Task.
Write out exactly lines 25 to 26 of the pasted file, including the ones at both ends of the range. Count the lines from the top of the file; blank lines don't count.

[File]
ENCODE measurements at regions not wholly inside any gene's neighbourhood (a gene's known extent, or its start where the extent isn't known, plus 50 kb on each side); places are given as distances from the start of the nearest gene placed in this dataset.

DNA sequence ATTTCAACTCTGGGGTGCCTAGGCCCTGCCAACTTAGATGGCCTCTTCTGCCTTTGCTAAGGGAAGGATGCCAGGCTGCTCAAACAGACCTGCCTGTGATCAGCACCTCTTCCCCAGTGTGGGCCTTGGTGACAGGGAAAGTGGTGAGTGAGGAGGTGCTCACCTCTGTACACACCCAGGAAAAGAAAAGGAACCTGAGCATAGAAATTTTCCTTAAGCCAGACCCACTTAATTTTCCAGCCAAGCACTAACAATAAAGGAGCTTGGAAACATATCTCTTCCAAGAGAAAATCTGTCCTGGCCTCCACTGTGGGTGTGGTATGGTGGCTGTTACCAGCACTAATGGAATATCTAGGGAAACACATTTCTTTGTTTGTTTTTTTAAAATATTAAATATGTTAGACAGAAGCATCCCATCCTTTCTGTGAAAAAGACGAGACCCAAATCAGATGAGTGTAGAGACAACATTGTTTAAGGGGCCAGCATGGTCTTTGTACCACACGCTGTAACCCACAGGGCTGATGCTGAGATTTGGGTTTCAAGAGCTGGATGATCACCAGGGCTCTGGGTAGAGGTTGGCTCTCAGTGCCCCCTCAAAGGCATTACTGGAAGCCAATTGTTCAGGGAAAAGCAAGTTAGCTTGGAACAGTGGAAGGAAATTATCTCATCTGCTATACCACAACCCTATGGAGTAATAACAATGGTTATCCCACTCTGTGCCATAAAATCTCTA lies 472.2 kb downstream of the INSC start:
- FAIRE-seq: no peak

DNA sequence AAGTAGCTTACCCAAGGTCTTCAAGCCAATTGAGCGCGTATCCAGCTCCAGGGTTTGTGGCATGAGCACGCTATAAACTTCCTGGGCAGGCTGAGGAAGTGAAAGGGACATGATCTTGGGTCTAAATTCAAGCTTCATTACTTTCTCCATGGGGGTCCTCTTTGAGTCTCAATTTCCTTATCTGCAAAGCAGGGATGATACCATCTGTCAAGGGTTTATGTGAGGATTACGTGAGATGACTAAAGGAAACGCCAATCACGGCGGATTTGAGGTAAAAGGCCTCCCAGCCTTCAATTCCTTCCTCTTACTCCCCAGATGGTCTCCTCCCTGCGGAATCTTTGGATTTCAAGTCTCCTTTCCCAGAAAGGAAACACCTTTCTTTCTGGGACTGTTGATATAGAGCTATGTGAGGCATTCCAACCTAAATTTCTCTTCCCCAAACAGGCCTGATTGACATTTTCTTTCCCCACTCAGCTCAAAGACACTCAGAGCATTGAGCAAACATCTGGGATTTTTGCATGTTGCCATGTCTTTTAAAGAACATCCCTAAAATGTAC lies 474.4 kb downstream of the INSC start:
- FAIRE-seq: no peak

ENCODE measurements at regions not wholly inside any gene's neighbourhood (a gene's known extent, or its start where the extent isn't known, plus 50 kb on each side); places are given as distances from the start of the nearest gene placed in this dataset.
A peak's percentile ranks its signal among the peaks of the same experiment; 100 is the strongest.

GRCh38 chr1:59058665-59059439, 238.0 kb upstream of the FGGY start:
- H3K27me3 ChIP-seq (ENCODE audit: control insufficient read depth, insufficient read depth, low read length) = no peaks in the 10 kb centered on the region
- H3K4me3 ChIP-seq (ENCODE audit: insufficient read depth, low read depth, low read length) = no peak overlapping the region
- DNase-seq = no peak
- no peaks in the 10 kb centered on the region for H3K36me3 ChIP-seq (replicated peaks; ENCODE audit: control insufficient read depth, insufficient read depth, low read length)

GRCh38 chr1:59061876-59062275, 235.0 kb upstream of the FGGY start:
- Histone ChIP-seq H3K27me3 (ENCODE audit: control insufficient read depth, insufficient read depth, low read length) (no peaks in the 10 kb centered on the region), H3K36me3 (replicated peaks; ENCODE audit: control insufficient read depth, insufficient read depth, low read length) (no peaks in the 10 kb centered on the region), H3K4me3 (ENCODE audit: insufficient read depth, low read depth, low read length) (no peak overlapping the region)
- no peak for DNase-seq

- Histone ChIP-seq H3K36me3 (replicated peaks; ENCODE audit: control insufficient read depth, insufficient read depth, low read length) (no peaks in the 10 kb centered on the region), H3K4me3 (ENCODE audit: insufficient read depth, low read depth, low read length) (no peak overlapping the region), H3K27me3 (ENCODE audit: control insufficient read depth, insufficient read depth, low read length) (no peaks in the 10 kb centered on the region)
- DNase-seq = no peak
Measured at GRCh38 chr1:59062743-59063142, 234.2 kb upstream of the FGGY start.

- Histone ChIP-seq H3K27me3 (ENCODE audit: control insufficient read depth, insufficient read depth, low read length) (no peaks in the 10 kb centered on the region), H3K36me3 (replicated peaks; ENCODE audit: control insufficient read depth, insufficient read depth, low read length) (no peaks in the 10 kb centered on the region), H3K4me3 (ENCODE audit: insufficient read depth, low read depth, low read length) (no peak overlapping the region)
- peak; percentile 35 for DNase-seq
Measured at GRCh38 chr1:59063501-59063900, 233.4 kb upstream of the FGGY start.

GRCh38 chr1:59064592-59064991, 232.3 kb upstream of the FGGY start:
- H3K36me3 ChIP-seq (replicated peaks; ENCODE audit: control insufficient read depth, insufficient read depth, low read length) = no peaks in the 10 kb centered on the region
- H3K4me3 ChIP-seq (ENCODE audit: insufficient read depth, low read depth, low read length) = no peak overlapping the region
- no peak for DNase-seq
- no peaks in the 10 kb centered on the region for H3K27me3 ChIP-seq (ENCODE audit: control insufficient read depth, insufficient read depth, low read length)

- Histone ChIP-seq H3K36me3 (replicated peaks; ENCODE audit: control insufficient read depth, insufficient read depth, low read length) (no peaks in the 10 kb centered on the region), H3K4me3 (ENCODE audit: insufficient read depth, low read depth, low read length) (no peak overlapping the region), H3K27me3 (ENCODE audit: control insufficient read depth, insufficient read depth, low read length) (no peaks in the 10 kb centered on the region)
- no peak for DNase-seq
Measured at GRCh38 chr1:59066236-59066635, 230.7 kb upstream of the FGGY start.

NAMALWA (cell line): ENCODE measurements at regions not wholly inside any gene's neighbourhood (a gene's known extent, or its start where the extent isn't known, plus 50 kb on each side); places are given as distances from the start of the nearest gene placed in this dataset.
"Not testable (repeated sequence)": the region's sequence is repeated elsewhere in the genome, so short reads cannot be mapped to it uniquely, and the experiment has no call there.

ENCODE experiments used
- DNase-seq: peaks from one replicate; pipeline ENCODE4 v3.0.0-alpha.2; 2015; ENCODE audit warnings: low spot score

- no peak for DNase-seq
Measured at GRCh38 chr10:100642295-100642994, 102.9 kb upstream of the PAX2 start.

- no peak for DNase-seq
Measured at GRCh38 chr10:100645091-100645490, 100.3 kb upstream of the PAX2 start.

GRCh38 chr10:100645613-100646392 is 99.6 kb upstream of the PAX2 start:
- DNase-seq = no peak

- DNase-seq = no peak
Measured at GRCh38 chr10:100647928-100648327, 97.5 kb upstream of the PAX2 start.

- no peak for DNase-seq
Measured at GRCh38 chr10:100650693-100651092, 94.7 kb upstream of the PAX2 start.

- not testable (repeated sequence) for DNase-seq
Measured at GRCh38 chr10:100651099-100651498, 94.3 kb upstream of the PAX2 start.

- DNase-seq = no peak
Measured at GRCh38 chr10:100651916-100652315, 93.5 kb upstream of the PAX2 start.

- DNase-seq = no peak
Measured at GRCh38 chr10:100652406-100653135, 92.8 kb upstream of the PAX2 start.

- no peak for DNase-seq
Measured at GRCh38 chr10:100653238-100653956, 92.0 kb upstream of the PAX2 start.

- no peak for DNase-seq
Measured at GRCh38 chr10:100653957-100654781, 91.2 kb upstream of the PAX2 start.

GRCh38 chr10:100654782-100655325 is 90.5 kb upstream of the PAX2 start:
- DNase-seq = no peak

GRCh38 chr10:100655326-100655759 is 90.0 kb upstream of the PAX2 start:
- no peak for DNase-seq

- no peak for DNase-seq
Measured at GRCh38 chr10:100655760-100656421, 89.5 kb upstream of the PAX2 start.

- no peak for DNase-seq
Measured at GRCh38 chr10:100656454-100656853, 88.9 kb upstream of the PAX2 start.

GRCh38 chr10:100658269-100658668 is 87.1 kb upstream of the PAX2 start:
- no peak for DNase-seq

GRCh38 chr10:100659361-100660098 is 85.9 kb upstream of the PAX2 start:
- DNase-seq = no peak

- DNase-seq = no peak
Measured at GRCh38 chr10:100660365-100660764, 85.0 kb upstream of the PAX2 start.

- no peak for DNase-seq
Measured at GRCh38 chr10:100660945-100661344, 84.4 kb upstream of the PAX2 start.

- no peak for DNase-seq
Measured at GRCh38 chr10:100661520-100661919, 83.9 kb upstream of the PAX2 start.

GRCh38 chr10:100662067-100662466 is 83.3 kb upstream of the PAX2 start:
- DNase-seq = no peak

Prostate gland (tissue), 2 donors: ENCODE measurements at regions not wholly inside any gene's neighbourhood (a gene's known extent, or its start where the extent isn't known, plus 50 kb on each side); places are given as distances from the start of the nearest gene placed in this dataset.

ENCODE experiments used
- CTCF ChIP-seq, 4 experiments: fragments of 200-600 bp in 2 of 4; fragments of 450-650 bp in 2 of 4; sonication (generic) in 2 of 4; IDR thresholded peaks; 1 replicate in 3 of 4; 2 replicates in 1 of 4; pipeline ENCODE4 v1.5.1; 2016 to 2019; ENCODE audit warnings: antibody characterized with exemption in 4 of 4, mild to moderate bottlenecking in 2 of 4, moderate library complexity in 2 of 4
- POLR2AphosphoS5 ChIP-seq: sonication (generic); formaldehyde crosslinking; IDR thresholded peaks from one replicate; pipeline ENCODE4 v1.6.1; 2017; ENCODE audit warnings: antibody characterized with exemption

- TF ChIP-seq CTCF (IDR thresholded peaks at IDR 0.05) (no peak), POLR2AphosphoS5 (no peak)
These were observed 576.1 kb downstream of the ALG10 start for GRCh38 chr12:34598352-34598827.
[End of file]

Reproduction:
- no peak for DNase-seq
- no peaks in the 10 kb centered on the region for H3K27me3 ChIP-seq (ENCODE audit: control insufficient read depth, insufficient read depth, low read length)